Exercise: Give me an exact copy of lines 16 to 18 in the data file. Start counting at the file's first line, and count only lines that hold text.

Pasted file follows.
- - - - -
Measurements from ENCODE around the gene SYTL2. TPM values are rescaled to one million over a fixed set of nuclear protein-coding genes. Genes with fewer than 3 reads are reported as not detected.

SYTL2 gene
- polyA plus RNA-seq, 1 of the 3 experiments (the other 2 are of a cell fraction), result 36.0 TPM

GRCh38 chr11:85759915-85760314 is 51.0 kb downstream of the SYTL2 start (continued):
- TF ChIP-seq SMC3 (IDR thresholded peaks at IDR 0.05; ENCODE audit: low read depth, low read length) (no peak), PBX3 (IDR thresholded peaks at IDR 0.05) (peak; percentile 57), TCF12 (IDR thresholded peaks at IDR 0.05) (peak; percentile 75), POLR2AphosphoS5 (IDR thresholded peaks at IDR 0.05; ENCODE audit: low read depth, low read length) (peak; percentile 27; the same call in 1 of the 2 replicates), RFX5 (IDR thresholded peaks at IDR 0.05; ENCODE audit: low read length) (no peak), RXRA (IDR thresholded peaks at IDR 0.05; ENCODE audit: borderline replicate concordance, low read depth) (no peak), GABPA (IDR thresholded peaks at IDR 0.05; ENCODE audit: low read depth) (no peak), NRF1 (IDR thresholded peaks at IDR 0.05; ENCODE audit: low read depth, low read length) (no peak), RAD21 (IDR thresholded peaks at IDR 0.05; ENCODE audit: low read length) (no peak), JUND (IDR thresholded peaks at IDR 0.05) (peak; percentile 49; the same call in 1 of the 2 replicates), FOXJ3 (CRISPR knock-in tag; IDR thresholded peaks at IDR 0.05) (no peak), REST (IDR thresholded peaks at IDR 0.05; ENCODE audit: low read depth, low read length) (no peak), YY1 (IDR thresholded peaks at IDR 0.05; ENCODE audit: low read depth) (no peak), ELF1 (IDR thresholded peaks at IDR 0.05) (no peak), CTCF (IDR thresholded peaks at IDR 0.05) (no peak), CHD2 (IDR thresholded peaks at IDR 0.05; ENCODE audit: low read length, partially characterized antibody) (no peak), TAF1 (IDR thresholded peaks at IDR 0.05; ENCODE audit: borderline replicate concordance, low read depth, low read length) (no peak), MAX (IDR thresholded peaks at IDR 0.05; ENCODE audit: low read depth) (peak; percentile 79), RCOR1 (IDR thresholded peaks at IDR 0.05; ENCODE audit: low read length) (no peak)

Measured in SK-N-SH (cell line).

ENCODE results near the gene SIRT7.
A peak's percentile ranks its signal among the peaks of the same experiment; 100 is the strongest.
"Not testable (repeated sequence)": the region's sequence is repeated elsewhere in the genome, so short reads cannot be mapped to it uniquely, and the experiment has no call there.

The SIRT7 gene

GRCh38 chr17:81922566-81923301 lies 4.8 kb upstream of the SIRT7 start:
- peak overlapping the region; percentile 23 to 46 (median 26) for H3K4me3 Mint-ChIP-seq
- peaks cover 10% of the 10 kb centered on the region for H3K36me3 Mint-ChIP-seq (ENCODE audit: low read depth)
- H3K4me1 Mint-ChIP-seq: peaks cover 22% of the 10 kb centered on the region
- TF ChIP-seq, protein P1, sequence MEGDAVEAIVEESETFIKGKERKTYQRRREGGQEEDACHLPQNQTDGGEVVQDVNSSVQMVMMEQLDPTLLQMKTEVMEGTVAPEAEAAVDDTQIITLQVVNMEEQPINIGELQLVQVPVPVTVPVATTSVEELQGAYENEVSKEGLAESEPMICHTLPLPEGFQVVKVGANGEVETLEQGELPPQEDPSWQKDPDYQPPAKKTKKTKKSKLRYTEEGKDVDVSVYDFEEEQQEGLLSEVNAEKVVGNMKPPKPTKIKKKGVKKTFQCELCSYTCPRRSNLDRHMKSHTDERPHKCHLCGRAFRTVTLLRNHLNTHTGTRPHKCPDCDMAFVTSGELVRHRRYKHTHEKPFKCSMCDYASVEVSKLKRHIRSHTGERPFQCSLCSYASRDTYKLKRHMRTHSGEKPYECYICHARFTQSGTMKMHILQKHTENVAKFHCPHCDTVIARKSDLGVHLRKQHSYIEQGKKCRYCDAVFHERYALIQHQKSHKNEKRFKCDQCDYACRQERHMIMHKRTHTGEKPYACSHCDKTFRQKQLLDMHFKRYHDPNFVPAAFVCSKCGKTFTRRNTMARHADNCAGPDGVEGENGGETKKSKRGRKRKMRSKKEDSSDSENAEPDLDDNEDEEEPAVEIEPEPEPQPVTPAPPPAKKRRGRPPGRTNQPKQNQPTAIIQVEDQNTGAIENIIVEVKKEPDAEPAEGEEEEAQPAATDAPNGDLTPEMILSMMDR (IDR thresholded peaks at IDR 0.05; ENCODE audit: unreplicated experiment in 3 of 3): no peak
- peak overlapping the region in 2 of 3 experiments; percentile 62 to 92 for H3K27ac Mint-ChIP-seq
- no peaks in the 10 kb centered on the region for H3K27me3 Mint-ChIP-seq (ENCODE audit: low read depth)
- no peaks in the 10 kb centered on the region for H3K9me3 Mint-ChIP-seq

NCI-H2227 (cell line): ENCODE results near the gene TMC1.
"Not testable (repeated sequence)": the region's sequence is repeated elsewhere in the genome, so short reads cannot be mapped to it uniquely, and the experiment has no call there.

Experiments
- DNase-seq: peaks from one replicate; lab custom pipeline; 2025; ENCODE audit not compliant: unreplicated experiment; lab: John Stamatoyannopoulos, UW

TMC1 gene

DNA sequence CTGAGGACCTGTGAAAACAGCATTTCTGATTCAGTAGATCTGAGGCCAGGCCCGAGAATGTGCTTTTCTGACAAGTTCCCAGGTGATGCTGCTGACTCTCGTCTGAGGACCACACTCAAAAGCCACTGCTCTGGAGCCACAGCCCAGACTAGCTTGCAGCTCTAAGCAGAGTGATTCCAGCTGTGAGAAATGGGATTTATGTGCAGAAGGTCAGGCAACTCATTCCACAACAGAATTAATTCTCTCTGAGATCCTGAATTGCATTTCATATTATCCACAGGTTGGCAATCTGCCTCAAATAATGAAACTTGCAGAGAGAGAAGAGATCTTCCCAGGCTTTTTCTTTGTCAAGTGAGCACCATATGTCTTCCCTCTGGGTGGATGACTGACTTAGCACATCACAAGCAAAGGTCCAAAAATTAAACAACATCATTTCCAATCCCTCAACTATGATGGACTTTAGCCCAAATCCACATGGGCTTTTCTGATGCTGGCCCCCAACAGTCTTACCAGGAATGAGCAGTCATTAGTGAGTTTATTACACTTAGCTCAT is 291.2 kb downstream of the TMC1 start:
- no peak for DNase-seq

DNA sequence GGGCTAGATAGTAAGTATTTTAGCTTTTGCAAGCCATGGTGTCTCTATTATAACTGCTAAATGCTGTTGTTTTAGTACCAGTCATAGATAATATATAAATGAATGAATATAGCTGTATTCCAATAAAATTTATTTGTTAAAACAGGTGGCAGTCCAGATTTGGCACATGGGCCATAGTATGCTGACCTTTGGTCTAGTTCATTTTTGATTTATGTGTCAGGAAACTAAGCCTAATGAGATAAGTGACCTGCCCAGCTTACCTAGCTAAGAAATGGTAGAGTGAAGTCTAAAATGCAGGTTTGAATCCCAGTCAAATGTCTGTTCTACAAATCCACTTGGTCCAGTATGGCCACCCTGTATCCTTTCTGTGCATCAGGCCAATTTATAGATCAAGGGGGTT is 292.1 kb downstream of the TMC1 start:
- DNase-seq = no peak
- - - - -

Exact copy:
- peak overlapping the region in 2 of 3 experiments; percentile 62 to 92 for H3K27ac Mint-ChIP-seq
- no peaks in the 10 kb centered on the region for H3K27me3 Mint-ChIP-seq (ENCODE audit: low read depth)
- no peaks in the 10 kb centered on the region for H3K9me3 Mint-ChIP-seq